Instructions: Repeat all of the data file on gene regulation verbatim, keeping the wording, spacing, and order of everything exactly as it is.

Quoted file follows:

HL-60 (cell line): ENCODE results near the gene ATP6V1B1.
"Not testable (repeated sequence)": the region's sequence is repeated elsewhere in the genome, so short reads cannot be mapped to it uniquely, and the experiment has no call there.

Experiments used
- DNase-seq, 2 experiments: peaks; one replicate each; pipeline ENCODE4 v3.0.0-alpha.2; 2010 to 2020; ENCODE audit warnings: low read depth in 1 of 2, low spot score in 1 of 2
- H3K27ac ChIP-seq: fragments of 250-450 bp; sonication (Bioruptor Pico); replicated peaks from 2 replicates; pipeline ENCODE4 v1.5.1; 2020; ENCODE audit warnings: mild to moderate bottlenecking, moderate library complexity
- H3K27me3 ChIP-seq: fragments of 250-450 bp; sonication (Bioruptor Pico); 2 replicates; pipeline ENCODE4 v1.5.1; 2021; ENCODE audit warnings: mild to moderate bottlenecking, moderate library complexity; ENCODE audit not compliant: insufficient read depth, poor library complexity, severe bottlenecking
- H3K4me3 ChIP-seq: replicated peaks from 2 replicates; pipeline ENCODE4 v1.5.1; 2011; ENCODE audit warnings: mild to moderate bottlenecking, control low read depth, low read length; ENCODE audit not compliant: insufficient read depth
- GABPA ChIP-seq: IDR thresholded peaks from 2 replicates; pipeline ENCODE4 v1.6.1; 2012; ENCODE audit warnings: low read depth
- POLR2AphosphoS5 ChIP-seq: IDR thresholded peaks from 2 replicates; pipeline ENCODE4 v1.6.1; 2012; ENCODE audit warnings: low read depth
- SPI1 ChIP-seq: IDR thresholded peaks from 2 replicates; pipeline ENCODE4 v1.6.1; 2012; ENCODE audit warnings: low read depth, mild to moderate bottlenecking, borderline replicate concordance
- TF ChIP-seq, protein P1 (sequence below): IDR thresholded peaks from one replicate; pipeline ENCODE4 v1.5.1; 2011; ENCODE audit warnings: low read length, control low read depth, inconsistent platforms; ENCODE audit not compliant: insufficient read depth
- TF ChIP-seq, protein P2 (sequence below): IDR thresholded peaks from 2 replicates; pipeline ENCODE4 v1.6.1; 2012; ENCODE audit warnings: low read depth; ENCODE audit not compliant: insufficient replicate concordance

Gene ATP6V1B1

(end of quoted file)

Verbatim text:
HL-60 (cell line): ENCODE results near the gene ATP6V1B1.
"Not testable (repeated sequence)": the region's sequence is repeated elsewhere in the genome, so short reads cannot be mapped to it uniquely, and the experiment has no call there.

Experiments used
- DNase-seq, 2 experiments: peaks; one replicate each; pipeline ENCODE4 v3.0.0-alpha.2; 2010 to 2020; ENCODE audit warnings: low read depth in 1 of 2, low spot score in 1 of 2
- H3K27ac ChIP-seq: fragments of 250-450 bp; sonication (Bioruptor Pico); replicated peaks from 2 replicates; pipeline ENCODE4 v1.5.1; 2020; ENCODE audit warnings: mild to moderate bottlenecking, moderate library complexity
- H3K27me3 ChIP-seq: fragments of 250-450 bp; sonication (Bioruptor Pico); 2 replicates; pipeline ENCODE4 v1.5.1; 2021; ENCODE audit warnings: mild to moderate bottlenecking, moderate library complexity; ENCODE audit not compliant: insufficient read depth, poor library complexity, severe bottlenecking
- H3K4me3 ChIP-seq: replicated peaks from 2 replicates; pipeline ENCODE4 v1.5.1; 2011; ENCODE audit warnings: mild to moderate bottlenecking, control low read depth, low read length; ENCODE audit not compliant: insufficient read depth
- GABPA ChIP-seq: IDR thresholded peaks from 2 replicates; pipeline ENCODE4 v1.6.1; 2012; ENCODE audit warnings: low read depth
- POLR2AphosphoS5 ChIP-seq: IDR thresholded peaks from 2 replicates; pipeline ENCODE4 v1.6.1; 2012; ENCODE audit warnings: low read depth
- SPI1 ChIP-seq: IDR thresholded peaks from 2 replicates; pipeline ENCODE4 v1.6.1; 2012; ENCODE audit warnings: low read depth, mild to moderate bottlenecking, borderline replicate concordance
- TF ChIP-seq, protein P1 (sequence below): IDR thresholded peaks from one replicate; pipeline ENCODE4 v1.5.1; 2011; ENCODE audit warnings: low read length, control low read depth, inconsistent platforms; ENCODE audit not compliant: insufficient read depth
- TF ChIP-seq, protein P2 (sequence below): IDR thresholded peaks from 2 replicates; pipeline ENCODE4 v1.6.1; 2012; ENCODE audit warnings: low read depth; ENCODE audit not compliant: insufficient replicate concordance

Gene ATP6V1B1